woman small business owner in shop on tablet
From the HUBZone program to Women-Owned Small Business Federal Contracting program, there are many grants available to businesses depending on location, industry and ownership. — Getty Images/PeopleImages

Since 1953, the U.S. Small Business Administration (SBA) has focused on providing assistance to small business owners and entrepreneurs in various forms. On top of providing guidance to small businesses, this federal agency also offers programs to business owners in order to help them receive loans, grants, mentoring, and federal contracting opportunities.

Here are seven programs run by or affiliated with the SBA that small business owners should know.

8(a) Business Development program

One of the most important SBA offerings small business owners should know about is 8(a) Business Development. The 8(a) program connects “socially and economically disadvantaged” businesses with opportunities to compete for federal contracts, get assistance with navigating federal contracting, create joint ventures with mentor companies and receive training and development help.

To qualify for 8(a), your business must be “51 percent owned and controlled by U.S. citizens who are economically and socially disadvantaged” and meet a few other qualifiers, such as having a personal net worth of less than $250,000. The federal government has a goal of awarding at least 5% of contracting dollars for businesses with the 8(a) designation, so if there’s any chance your business qualifies, it’s good to seek out certification.

All Small Mentor-Protégé Program

A unique offering created by the SBA is the All Small Mentor-Protégé Program. This program can help small businesses by letting them team up with established “mentor companies” in bidding for federal contracts reserved for small businesses. The All Small program is not a matchmaking program, so protégé and mentor companies should already be tightly connected when they apply to the program. The benefits of the program are two-fold:

  • Small businesses that may not have the resources, capital or training to win a large contract have a better chance to do so with the help of an experienced mentor, and
  • Large businesses can aid less experienced businesses while also getting a chance to bid on potentially lucrative contracts.

HUBZone Program

The Historically Underutilized Business Zone (HUBZone) Program has been designed by the SBA to give more contracting opportunities to small businesses located in HUBZones, which are typically areas with above-average economic development needs. To qualify, your company’s principal office must be located in a HUBZone, at least 35% of employees must live in a HUBZone, and the company must be “at least 51 percent owned and controlled by U.S. citizens, a Community Development Corporation, an agricultural cooperative, a Native Hawaiian organization, or an Indian tribe.” Federal agencies attempt to award 3% of their contracts to certified-HUBZone small businesses each year.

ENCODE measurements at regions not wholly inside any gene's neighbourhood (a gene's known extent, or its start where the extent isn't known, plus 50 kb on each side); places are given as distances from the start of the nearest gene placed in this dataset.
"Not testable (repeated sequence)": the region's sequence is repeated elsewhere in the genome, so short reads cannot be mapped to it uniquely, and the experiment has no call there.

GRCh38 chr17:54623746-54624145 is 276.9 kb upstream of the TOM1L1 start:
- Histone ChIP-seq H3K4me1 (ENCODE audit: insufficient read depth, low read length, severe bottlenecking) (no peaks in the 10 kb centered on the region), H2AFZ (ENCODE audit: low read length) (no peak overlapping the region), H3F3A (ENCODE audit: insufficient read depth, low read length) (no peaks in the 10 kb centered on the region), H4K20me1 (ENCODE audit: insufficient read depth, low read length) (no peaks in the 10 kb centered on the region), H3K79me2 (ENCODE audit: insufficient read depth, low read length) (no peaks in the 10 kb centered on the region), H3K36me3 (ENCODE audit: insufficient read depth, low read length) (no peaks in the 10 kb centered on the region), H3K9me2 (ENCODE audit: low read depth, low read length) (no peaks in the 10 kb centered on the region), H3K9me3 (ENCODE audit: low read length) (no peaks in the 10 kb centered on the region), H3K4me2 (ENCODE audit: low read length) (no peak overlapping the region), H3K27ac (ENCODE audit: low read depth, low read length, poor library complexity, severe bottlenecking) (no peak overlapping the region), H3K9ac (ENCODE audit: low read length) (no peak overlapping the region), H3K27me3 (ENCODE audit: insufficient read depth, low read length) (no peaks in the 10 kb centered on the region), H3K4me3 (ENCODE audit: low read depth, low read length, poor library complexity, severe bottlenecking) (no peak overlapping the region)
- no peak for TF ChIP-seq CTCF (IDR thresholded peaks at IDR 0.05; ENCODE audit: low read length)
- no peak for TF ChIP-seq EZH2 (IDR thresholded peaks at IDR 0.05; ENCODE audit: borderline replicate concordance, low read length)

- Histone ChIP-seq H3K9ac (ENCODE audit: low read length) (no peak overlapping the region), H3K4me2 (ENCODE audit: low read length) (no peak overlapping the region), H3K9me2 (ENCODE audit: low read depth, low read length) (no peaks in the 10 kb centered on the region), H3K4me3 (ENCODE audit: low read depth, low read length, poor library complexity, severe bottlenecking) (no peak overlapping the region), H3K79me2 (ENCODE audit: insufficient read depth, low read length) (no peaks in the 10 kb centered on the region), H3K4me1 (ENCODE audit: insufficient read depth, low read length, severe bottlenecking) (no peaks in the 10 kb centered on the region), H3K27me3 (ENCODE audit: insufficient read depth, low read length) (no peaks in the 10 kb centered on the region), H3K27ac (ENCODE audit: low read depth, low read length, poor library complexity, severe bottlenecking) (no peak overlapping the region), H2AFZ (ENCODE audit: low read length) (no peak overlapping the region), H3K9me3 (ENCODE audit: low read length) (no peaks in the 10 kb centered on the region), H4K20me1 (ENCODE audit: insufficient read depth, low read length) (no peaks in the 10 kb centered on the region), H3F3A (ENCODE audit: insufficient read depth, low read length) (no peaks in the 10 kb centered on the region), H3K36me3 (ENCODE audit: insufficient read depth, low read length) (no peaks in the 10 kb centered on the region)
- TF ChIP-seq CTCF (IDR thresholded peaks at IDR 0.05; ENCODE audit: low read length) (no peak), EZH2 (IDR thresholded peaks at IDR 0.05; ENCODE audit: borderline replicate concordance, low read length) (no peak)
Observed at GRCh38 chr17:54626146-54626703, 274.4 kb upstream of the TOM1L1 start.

The SBA’s Small Business Innovation Research (SBIR) and Small Business Technology Transfer (SBTT) programs were created to help small businesses compete with larger companies in the areas of research and technology.

SBA-associated grants

The SBA lists grant programs that are associated in some form with the SBA, where small businesses and entrepreneurs can apply for federal and state grants. These grants are generally offered in exchange for “projects to provide public services and stimulate the economy.” SBA-associated grants include the Federal and State Technology (FAST) Partnership Program, 7(j) Management and Technical Assistance Services and Program for Investors in Microentrepreneurs (PRIME).

Service-Disabled Veteran-Owned Small Businesses Program

The SBA created the Service-Disabled Veteran-Owned Small Businesses Program in order to help the federal government meets its annual goal of awarding at least 3% of contracting dollars to service-disabled veteran-owned small businesses. To qualify, your small business must be at least 51% owned, controlled and managed day-to-day by one or more service-disabled veterans, so it’s good to take part in this program if your company qualifies. Notably, a similar program called the Veterans First Contracting Program (which is administered by the U.S. Department of Veterans Affairs) is not the same program, but qualifying veteran-owned businesses can seek contracts through both programs.

Small Business Innovation Research (SBIR) and Small Business Technology Transfer (STTR)

The SBA’s Small Business Innovation Research (SBIR) and Small Business Technology Transfer (SBTT) programs were created to help small businesses compete with larger companies in the areas of research and technology. These programs typically offer hundreds of grants a year for innovative small businesses that can help create physical and digital tools for federal agencies like the Department of Defense. Examples of the types of work these programs seek out include advanced chemical compositions, military-grade sensors, radar devices, lasers, health monitoring tools, high-tech clothing and more.

Women-Owned Small Business Federal Contracting program

The Women-Owned Small Business Federal Contracting Program has been designed by the SBA to help women-owned businesses compete for federal contracts in “industries where women-owned small businesses (WOSB) are underrepresented.” The list of qualifying industries is incredibly varied and includes bakeries, commercial and industrial building construction, oil and gas pipeline construction, roofing contractors, sewage treatment facilities, tax preparation services and more. The federal government tries to award at least 5% of federal contracting dollars to women-owned small businesses on an annual basis, so getting certified for this designation is a worthy endeavor.

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